A Tribute to the Great Black Swamp of Northwest Ohio

The best time to plant a tree was twenty years ago; the second best time is right now. 

“The Great Black Swamp”

The flat abundant farmlands of North-western Ohio are within a glacier formed area which only until relatively recent times was part of the Lake Erie extended basin. A little more than 150 years ago, few dared to enter the impenetrable swampland forest which covered this part of America. What stood here was North America’s densest forest region, comparable only to that of the Great Amazon Forests of Brazil. Covering an area the size of Connecticut and extending from the present day cities of Toledo to Fort Wayne, this area became known as the Great Black Swamp due to the color of the soil and darkness beneath its gigantic trees. Early explorers described the swamp “as deep as a mule” and the thick vegetation was such that its dense canopy impeded the sunrays, leaving the underlying ground “as dark as night and frozen even during the summer months”. The Swamp’s fertile ground produced magnificent hardwood oak, hickory, elm, maple and walnut trees, with some trees measuring six feet in diameter, and wild game was abundant.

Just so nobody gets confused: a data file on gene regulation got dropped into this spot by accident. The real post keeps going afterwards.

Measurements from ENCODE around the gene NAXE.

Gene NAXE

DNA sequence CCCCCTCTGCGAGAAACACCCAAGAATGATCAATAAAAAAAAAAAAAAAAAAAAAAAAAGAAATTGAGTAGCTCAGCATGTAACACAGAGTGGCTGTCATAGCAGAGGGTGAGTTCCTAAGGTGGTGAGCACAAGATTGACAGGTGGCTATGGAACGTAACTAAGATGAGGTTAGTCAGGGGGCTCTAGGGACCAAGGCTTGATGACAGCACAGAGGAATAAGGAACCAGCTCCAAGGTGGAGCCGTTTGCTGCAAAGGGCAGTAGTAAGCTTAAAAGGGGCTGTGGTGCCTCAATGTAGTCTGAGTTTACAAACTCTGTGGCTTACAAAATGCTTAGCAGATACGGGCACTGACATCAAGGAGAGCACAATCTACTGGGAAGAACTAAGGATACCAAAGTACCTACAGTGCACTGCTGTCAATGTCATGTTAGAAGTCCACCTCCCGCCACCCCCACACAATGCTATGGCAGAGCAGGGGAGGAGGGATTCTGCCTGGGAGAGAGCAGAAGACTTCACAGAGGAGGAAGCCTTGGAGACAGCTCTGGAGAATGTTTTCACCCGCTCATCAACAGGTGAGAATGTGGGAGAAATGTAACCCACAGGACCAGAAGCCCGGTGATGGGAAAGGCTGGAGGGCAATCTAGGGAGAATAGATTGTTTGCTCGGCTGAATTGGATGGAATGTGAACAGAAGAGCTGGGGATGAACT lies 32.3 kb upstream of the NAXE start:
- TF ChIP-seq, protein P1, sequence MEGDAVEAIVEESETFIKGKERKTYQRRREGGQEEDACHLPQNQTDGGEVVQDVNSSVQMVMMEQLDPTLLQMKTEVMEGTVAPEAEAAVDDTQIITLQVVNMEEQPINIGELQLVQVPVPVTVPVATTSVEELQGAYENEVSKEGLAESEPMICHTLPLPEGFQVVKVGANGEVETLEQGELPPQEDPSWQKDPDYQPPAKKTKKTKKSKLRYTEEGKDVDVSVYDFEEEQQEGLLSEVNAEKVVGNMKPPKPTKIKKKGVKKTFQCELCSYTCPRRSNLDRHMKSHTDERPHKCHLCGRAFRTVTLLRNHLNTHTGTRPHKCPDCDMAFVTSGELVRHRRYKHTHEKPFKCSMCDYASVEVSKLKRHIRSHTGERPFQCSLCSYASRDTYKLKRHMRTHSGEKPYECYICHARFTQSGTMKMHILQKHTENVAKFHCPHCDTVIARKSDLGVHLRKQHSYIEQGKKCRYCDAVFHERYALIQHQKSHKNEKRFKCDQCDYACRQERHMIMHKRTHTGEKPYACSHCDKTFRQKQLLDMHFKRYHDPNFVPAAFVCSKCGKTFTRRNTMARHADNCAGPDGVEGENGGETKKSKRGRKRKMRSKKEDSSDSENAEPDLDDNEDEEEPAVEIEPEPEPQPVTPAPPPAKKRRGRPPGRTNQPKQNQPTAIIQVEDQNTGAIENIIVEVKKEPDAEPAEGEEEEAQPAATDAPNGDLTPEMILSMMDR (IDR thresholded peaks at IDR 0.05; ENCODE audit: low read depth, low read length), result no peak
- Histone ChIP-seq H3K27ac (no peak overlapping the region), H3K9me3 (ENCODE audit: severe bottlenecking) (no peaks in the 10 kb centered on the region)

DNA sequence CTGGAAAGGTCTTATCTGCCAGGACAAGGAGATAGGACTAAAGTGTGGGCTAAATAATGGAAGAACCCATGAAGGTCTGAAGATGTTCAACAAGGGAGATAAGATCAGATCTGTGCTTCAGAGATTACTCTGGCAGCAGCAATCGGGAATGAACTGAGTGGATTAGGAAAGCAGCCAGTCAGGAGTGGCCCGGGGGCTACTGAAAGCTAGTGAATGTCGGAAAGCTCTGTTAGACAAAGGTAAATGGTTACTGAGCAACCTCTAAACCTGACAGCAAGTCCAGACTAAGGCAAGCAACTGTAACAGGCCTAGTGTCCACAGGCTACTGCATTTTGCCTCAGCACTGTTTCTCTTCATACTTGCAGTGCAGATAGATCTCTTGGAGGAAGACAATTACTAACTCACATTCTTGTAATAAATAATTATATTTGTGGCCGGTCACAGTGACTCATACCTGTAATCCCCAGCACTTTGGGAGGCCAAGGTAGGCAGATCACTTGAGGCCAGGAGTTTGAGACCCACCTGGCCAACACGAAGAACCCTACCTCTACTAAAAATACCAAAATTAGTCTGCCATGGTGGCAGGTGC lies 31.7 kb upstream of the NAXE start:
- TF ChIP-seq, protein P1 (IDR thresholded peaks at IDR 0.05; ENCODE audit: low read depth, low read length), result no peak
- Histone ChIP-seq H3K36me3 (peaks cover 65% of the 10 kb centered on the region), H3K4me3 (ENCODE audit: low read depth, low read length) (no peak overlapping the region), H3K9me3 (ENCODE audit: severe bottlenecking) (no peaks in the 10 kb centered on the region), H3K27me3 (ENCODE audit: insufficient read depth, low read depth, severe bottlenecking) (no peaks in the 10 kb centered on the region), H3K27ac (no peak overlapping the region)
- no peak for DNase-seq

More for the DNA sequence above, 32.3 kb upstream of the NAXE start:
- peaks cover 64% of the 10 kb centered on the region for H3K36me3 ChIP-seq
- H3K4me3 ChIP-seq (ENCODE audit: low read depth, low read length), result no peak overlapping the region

Ninetieth Century settlers perched on the edge of the Swamp intimidated by its hostile constituents. Not only had nature composed herself in murk and menace, but the forested flats had also served as the latest refuge for the native Americans in their ongoing territorial and racial conflicts with the never ending onslaught of settlers.

For the “Westward Ho!” movement, the sloblands represented a formidable barrier in their shortest route to the promised lands of the Far West. It was with a solemn deep breath that families reined the horses pulling canvassed covered wagons to forge into the darkness of a forest of reputed perils. Their arrival to the distant western bank was a victory in itself. Some, tired and depleted, remained stuck in the swamp. While others, enticed by nature’s attributions of fertile soil, produce and game, endured the strife and disease to carve from the wilderness a home and farm for themselves. This is where hope for prosperity and a new life clashed with a harsh reality which left no margin for error. This was an era of crude backwoodsmen, merciless Indian hunters and Johnny Appleseed.

Indeed, the Black Swamp resisted development until the late 1800s. In 1859, a law was passed providing for a system of public hand-dug ditches to drain the land. Surveyed on a North-South and East-West grid pattern, deforestation and ditch digging followed the surveyors’ marks. By 1870, the Black Swamp was half cleared and Lake Erie defined itself to its present size. Eventually, after continued lumbering and draining, the historic Great Black Swamp vanished.double click to enlarge